At Thumbtack we use A/B testing on just about everything we do. Integrating A/B testing into your product workflow allows you to quickly iterate and get feedback to create an awesome product. With each added feature, you know what effect it had on conversion, time on site, click-through, or whatever other metric you care about, which helps you focus in on the important factors and leads to great results. Over the past couple months, we’ve used A/B testing on a prominent form on our site to increase conversion by more than 50%. Through this process we’ve learned a lot about what makes a good form and what to avoid.
The form in question is what every user has to get through to place a request on our site. It asks several category-specific questions regarding the service you want and then asks for your contact information. Here’s what it might look like if you were trying to hire a DJ:
In this post, I will outline the top five changes that came up in our testing and can be generally applied to any form.
1. Use standard form elements
When creating any interactive elements, there are many reasons you may want to make your own GUI controls that better support that particular interaction. Jakob Nielsen lists this as his [number 1 application-design mistake], saying,
Users will most likely fail if you deviate from expectations on something as basic as the controls to operate a UI. And, even if they don't fail, they'll expend substantial brainpower trying to operate something that shouldn't require a second thought
And now we have our own data to back that up.
With the previous version of the form, we attempted to make the form take up less screen space by creating ‘faux’ select inputs that relied on some fancy Backbone views to do their magic. The rationale behind this was that a smaller form would be less daunting and encourage more users to place a request.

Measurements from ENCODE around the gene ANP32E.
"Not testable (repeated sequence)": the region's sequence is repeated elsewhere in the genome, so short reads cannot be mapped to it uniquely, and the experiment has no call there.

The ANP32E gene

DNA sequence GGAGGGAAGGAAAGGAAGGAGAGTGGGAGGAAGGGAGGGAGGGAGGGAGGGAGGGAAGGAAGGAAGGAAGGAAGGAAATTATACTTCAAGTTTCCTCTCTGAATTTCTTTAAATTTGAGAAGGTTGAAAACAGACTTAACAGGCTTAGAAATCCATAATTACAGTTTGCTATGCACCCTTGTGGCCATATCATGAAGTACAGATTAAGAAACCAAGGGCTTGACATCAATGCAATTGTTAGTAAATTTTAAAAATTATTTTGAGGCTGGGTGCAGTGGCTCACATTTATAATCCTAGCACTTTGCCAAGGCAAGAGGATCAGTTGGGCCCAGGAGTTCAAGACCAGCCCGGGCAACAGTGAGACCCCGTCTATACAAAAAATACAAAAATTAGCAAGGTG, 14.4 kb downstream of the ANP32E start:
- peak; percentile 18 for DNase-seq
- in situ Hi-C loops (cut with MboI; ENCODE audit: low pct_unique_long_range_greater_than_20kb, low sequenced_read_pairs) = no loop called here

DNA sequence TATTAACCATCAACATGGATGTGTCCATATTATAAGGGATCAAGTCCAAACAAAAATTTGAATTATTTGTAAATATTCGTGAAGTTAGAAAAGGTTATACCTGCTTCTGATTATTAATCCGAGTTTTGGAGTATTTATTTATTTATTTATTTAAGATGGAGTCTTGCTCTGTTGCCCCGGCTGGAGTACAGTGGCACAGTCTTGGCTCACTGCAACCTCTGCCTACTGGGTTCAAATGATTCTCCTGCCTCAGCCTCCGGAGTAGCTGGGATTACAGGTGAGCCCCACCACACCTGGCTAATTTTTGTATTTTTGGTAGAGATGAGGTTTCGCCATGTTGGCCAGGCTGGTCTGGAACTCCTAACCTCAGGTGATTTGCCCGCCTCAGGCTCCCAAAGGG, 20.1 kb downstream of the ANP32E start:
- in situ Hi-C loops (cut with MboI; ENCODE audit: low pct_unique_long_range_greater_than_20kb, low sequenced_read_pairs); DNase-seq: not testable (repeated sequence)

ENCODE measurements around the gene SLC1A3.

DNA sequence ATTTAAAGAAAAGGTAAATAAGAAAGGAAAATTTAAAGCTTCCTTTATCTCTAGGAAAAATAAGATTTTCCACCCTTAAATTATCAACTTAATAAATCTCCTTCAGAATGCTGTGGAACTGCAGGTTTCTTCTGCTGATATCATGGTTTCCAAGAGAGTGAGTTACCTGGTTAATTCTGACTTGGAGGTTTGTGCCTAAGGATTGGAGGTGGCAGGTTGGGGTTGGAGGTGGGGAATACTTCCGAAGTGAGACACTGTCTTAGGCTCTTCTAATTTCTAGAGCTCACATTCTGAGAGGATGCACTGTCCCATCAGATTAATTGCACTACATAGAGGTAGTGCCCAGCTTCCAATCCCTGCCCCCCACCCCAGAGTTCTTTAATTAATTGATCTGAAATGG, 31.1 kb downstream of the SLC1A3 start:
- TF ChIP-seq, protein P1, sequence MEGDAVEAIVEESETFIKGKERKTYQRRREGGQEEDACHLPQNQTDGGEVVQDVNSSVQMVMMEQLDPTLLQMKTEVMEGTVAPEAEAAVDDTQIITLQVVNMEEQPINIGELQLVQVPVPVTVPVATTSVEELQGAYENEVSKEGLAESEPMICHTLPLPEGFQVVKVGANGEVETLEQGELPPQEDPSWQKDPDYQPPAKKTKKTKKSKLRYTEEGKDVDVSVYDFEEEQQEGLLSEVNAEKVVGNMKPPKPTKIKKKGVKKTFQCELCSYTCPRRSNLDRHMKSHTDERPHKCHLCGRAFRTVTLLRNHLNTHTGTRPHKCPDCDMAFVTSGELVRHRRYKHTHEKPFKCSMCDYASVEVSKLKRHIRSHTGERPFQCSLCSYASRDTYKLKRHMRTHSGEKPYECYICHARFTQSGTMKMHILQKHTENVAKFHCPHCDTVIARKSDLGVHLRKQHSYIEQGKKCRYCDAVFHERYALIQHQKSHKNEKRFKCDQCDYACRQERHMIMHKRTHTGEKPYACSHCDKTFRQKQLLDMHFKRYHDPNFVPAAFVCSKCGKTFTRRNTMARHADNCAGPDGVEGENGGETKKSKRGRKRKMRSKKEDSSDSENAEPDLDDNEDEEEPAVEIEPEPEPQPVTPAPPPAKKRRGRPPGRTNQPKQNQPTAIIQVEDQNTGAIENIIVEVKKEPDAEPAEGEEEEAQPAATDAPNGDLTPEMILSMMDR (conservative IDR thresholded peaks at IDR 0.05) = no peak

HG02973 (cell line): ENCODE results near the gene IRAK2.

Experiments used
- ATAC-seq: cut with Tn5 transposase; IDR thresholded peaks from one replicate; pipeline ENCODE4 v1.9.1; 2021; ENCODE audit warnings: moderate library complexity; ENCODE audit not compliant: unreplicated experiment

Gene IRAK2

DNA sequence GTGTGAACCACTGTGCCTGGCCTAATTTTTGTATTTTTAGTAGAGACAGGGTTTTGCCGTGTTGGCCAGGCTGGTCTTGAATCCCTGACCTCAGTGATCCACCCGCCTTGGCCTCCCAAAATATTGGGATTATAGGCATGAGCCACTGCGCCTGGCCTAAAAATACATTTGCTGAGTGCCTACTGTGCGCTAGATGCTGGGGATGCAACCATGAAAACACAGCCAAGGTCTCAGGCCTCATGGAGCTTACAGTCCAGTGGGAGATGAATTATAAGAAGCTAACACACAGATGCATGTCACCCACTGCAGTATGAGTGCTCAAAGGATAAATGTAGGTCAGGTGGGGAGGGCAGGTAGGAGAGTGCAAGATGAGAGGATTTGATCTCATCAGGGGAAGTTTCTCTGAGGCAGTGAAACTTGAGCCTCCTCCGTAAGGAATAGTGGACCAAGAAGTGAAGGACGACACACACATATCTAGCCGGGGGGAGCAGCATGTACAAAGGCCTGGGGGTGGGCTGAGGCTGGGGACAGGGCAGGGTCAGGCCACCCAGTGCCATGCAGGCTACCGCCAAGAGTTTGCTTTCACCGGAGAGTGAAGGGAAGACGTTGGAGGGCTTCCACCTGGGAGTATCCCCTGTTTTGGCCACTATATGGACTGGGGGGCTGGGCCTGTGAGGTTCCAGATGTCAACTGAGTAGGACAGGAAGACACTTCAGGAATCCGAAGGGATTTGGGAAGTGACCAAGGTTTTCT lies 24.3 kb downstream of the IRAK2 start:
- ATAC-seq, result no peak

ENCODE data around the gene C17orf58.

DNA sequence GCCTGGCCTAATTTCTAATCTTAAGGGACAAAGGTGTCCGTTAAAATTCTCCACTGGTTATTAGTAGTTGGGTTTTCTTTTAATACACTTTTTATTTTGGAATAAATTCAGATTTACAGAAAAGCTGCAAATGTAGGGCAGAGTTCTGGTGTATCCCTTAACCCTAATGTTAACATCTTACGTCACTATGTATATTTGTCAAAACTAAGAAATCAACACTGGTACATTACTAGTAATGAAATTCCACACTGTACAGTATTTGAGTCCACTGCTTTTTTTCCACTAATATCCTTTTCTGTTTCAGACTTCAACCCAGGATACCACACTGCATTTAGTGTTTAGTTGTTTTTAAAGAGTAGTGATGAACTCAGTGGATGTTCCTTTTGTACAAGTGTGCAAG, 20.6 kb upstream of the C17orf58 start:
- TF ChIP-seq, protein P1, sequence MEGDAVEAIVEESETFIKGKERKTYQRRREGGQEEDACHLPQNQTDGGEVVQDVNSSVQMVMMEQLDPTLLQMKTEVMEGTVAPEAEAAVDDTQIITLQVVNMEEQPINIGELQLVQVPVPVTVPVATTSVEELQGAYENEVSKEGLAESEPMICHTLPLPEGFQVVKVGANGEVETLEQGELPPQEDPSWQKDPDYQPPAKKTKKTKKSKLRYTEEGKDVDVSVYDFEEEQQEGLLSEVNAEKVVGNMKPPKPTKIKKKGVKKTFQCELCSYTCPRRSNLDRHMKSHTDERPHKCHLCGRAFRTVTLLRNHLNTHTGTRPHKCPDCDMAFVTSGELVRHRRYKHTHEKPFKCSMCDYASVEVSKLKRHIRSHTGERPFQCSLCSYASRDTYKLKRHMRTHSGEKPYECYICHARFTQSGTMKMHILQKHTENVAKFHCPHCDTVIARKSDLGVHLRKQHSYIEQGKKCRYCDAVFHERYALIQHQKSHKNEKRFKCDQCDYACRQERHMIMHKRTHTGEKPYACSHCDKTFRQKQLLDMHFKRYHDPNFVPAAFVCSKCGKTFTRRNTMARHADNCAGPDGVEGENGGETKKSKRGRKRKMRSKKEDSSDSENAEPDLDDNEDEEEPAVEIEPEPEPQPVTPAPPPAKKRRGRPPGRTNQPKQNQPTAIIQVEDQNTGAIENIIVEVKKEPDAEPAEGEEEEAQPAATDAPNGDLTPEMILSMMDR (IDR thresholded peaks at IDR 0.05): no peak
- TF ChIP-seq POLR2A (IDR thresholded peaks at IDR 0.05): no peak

However, when we started running A/B tests on the form we found that replacing these ‘faux’ selects with standard form elements increased conversion site-wide, with some pages’ conversion going up 20%.
Why were the standard elements so much better? With the faux selects we failed to take into account the difficulty of learning a new interaction model. Our interaction was especially tricky because it looked like the standard select buttons that people had seen before, but behaved differently. This difficulty isn’t necessarily noticeable on a conscious level, but every little frustration decreases your user’s reservoir of goodwill (see: Don't Make Me Think) and their chance of converting.
The standard form elements also have the benefit of being easier to maintain, so this was a clear winner for us.
2. Keep it simple
Your site may offer many different services, but once a user is filling out a form it is usually pretty clear what they want to do. You should make it simple for them to complete that task and avoid distracting them. This is on Steve Krug’s (Don't Make Me Think) list of things that increase goodwill: “know the main things that people want to do on your site and make them obvious and easy.”
We have tried adding several features to the form that we thought would be helpful, but ended up decreasing conversion or showing no significant change. One such feature, outlined in red above, was intended to give the user more context while they were requesting a specific service pro. The problem with most of these is that they distracted from the flow of the form. We don’t keep features like these unless they show an obvious performance increase, since each new feature complicates the user’s experience. Our most successful changes have been changes that integrate naturally into the flow of placing a request.